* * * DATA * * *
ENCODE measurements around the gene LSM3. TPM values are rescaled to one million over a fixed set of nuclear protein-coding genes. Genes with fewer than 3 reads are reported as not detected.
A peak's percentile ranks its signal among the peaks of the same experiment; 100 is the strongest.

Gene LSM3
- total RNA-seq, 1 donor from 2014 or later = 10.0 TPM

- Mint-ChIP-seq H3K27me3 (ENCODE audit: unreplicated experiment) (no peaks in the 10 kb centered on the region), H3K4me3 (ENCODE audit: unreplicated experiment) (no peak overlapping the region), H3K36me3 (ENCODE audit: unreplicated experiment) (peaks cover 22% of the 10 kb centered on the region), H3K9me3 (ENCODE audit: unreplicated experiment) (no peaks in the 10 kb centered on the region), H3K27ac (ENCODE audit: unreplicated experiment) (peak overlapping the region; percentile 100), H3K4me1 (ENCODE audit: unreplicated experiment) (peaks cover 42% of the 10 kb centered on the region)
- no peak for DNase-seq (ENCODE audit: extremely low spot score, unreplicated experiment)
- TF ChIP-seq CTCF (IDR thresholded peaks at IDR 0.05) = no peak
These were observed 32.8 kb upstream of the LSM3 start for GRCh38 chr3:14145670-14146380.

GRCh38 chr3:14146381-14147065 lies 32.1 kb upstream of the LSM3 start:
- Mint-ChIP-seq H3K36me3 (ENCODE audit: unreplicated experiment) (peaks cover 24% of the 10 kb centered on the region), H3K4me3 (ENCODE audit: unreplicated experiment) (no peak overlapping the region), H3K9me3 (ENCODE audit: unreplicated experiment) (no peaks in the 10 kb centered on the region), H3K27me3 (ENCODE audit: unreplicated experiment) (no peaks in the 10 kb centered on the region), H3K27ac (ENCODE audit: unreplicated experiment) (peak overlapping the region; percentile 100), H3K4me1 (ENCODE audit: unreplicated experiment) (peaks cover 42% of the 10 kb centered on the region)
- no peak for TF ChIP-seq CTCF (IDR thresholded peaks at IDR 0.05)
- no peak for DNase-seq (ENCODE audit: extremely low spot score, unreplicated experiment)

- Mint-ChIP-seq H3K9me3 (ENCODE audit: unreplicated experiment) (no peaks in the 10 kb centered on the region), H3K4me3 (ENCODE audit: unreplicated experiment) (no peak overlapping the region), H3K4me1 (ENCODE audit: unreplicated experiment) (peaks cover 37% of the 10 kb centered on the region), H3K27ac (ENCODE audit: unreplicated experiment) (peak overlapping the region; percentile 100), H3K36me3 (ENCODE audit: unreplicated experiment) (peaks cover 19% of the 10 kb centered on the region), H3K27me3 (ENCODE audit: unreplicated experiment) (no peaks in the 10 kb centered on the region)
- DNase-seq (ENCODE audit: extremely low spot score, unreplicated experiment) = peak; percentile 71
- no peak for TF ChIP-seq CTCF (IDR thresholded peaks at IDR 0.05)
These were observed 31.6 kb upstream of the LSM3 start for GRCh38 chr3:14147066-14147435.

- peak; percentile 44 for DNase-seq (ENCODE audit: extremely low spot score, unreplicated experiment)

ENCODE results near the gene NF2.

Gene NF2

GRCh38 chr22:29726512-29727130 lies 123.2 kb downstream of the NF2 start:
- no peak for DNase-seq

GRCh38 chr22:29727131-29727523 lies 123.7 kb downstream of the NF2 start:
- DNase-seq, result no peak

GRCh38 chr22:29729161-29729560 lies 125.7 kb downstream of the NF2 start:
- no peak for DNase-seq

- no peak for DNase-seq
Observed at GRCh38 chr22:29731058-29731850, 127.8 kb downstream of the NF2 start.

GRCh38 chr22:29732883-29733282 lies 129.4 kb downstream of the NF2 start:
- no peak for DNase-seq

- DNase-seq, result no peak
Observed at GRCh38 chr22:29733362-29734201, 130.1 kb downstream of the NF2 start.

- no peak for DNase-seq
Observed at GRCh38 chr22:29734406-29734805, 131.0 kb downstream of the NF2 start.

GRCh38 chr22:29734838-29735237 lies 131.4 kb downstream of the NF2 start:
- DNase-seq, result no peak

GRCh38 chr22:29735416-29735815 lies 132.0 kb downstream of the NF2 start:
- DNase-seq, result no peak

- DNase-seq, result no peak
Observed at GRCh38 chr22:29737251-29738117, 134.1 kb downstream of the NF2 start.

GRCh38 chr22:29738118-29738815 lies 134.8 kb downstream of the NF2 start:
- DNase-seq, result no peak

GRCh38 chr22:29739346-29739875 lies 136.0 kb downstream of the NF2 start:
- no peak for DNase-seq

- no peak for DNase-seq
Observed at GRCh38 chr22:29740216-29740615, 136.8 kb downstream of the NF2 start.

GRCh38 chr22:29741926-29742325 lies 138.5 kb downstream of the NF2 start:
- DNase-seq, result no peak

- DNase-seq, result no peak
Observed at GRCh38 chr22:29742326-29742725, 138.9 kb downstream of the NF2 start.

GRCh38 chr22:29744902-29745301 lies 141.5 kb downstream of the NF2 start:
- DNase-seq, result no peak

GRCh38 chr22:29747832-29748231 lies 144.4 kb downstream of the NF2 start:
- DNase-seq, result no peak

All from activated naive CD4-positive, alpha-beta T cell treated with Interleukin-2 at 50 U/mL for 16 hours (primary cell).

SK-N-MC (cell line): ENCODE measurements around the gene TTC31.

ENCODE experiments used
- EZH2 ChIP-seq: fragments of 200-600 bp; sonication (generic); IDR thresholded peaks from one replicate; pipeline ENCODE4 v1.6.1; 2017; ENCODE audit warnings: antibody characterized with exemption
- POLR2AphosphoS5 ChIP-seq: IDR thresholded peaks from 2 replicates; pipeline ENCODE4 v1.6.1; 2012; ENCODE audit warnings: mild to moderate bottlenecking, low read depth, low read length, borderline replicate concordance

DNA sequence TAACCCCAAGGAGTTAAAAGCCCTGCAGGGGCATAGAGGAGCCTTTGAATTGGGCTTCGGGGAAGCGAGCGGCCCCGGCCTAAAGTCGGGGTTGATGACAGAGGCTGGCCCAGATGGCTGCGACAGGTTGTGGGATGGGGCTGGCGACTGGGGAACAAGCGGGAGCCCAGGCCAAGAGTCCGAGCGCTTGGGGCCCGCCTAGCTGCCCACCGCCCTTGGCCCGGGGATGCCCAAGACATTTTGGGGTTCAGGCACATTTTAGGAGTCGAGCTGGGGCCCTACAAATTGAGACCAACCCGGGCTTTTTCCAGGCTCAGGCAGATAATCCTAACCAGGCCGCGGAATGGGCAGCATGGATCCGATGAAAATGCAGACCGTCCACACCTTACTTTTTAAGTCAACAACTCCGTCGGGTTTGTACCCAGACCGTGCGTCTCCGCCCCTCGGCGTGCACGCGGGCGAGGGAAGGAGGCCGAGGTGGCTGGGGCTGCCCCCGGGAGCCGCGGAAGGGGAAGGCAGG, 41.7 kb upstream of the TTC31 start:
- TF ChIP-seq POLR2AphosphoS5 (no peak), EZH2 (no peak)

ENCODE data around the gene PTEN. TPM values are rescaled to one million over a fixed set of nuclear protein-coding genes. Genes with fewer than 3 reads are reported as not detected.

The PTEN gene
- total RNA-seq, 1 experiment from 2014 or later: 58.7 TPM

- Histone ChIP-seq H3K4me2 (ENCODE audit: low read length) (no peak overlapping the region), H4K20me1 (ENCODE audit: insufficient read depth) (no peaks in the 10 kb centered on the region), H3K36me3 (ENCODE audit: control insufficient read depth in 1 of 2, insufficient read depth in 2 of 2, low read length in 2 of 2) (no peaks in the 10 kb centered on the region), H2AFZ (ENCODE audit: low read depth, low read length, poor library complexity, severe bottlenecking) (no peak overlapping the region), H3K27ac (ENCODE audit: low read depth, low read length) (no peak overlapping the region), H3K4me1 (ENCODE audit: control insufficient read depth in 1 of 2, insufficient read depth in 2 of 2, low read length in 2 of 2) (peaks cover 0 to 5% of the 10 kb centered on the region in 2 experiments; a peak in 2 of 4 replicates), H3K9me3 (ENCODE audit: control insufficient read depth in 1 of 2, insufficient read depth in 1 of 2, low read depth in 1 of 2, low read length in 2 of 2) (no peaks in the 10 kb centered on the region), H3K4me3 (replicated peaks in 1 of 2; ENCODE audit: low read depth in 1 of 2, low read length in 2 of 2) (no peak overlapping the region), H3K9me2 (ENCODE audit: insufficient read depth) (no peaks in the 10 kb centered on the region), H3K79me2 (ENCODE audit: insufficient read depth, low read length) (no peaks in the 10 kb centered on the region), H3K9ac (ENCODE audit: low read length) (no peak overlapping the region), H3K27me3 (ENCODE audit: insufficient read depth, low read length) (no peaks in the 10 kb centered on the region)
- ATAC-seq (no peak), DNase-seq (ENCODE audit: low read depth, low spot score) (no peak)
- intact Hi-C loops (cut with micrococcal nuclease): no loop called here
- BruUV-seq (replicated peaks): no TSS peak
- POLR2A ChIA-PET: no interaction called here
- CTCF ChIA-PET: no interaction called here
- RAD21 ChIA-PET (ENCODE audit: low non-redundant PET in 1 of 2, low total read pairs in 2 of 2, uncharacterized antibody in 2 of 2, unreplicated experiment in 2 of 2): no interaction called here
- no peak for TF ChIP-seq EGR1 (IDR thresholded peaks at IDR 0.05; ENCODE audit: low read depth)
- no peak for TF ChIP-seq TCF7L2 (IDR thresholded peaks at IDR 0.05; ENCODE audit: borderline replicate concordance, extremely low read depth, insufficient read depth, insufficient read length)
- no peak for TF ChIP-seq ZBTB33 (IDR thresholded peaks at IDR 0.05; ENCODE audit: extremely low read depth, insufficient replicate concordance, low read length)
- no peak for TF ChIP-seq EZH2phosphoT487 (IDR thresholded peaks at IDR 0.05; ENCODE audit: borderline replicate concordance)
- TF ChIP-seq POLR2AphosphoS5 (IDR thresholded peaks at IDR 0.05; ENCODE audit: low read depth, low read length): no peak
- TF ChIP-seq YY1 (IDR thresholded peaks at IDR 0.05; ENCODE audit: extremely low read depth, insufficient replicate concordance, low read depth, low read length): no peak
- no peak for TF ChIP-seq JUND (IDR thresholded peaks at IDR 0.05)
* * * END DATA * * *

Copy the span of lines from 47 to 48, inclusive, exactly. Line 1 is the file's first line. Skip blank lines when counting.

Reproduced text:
- DNase-seq, result no peak

- DNase-seq, result no peak